There’s a spider living at the library. I know of only one, but it probably has many other relatives I’m not aware of. He – or she – I’m not adequately familiar with spider anatomy to tell the difference – started a web by dropping a long thread from the light fixture in the landing of the stairwell. He dangled to 5 or 6 feet above the floor – the right height so that most adults would experience ‘spider-in-face’, but I descended the stairs preceded by three savvy little girls.
“There’s a spider here,” one whispered to me conspiratorialy.
“Eek,” the other two responded, right on cue.
It was just after Hallowe’en, and I wondered if the staff had forgotten to take down the decorations. For a couple of weeks, a huge black spider had inhabited the desk in the Children’s and Teens Department. It had scared even the staff. “Eek”, she had screamed, as its eyes rolled and blinked, and it started vibrating across the smooth desk. That one had been more than 8 inches tall and a foot across.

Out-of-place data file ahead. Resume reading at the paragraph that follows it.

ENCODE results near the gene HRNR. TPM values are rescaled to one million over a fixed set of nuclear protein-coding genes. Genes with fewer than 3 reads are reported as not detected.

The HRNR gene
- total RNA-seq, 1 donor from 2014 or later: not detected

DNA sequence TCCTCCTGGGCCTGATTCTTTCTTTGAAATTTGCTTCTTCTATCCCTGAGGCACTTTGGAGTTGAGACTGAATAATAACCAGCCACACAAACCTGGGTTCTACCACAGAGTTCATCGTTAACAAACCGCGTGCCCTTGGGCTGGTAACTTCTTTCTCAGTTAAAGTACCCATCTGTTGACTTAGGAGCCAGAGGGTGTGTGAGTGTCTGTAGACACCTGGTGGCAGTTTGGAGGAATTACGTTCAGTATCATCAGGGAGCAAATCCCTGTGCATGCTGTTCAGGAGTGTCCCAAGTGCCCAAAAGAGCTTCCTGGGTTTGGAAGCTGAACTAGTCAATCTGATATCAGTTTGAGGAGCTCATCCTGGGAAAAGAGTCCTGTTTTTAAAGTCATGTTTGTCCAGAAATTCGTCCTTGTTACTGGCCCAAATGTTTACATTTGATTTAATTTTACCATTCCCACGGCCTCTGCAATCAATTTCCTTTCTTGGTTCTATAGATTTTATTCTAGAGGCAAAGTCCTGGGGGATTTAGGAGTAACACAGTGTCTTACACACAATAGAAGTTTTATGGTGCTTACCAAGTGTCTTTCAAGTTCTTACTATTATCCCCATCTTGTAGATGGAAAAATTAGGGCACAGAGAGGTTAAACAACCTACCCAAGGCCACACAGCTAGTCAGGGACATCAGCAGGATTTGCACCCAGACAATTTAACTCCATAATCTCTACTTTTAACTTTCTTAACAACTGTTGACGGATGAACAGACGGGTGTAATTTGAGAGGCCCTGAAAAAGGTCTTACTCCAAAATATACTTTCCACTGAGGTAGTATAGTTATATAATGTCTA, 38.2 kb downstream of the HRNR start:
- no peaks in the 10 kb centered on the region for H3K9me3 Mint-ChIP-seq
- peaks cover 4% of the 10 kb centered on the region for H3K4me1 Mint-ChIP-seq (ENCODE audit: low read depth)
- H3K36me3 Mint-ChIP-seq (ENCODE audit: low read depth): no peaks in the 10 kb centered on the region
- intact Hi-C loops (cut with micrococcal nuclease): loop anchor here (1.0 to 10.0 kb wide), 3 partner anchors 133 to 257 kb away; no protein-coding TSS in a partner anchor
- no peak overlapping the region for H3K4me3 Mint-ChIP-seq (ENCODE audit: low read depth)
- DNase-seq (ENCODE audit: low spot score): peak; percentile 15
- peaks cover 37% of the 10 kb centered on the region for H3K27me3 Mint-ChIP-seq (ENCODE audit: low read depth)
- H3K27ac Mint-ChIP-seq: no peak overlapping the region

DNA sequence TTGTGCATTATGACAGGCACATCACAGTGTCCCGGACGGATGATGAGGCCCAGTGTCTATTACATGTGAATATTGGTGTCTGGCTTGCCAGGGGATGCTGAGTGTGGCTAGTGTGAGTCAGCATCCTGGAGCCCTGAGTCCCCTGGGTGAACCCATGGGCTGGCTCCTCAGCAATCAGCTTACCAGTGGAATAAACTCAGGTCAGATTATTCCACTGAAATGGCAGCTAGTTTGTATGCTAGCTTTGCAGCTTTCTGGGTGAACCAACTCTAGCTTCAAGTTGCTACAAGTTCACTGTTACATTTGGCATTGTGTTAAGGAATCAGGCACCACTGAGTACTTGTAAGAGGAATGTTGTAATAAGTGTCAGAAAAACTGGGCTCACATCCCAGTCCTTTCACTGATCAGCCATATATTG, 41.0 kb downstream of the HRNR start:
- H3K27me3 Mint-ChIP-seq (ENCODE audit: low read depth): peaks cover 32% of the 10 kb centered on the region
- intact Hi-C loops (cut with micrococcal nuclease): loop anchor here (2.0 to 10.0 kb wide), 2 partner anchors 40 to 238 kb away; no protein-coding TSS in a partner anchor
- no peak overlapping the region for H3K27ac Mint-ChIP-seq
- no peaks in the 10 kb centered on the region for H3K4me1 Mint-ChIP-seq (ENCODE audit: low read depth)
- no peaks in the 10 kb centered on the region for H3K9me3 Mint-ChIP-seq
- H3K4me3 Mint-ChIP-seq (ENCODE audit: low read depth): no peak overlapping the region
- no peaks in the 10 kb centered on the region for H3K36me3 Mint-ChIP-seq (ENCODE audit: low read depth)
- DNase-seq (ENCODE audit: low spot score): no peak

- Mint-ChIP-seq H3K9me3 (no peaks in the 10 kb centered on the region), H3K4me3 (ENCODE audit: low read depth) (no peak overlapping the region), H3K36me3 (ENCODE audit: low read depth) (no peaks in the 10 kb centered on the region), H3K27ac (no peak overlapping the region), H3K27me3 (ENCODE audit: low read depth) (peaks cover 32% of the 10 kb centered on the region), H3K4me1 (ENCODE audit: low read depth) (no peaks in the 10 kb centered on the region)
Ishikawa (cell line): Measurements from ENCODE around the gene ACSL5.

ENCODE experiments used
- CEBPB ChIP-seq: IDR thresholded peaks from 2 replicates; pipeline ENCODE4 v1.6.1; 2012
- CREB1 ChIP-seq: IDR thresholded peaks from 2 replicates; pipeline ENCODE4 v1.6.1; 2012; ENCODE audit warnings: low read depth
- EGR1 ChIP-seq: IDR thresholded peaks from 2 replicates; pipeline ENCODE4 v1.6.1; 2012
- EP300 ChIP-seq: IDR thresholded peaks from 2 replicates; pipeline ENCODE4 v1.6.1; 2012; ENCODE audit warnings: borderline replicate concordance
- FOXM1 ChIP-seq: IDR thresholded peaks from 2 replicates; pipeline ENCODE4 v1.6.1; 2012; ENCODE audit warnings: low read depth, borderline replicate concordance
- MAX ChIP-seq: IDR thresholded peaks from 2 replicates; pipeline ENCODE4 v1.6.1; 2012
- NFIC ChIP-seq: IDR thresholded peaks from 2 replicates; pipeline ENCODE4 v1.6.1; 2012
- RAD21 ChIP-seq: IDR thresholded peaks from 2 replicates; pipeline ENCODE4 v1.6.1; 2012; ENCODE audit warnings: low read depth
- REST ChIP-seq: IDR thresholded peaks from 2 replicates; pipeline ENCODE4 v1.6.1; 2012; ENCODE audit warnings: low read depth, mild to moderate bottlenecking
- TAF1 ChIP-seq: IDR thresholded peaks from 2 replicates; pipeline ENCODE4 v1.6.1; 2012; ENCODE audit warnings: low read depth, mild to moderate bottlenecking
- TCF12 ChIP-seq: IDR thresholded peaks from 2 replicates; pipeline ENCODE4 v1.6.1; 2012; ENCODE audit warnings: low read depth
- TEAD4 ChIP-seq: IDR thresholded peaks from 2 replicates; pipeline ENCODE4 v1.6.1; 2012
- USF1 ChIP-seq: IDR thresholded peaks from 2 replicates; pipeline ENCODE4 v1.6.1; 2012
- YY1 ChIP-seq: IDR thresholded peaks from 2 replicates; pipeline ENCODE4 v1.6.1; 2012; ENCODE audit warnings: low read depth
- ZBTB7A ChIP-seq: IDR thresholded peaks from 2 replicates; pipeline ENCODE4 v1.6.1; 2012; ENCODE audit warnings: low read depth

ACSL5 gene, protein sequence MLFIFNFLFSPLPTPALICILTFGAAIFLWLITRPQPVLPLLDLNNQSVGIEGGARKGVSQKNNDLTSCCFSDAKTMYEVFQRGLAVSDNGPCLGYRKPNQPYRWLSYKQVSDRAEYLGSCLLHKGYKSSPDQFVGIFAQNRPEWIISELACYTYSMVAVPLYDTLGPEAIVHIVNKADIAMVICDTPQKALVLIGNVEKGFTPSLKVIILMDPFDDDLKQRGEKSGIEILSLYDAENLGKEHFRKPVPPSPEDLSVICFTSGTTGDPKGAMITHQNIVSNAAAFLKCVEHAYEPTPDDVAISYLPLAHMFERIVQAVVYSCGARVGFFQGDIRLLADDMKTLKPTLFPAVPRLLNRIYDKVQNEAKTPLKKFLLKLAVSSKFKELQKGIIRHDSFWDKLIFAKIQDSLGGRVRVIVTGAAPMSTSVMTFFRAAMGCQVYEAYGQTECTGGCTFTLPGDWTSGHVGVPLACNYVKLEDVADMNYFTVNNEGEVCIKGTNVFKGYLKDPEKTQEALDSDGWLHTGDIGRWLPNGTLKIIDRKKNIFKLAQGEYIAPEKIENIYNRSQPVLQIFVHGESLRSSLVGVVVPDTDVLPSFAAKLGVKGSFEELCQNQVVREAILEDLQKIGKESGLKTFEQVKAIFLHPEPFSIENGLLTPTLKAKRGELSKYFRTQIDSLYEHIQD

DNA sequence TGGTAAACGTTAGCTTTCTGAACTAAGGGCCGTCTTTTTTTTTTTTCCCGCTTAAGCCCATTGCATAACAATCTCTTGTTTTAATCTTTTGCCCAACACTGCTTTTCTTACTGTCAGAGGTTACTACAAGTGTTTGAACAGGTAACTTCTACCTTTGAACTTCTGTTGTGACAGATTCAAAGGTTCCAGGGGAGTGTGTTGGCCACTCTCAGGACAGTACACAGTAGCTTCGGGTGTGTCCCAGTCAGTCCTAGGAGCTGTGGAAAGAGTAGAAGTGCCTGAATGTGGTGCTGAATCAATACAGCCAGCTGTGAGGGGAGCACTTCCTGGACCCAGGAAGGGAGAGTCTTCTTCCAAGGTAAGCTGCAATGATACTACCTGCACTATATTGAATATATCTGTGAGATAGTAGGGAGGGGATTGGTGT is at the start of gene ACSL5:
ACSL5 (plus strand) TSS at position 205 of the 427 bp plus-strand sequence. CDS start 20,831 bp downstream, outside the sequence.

On the landing, I saw nothing except painted walls and posters of upcoming events. “Where?” I asked, wishing I’d brought my reading glasses.
“There!” one said, and the other two responded “Eek!”
She indicated a spot a foot above her head, and a foot away – apparently a safe distance from a marauding spider.
Indeed, there it hung, a tiny gray spider, smaller than a pea, right in front of my face.
“They say that if you kill a spider,” I said, grabbing the invisible thread tethering the spider to the overhead light…
“Eek!” they screamed.
“…it’ll rain,” I finished, talking to the dead air, the sound of three pairs of rain boots echoing down the hallway toward the girls washroom.
So there we stood, the spider and I, on the landing, he swaying gently in the turbulent air left by the departing girls. Dangling on the end of his leash, I carried him to a safe place where I let him go. I’m not telling you where, because if you step on him, it’ll rain.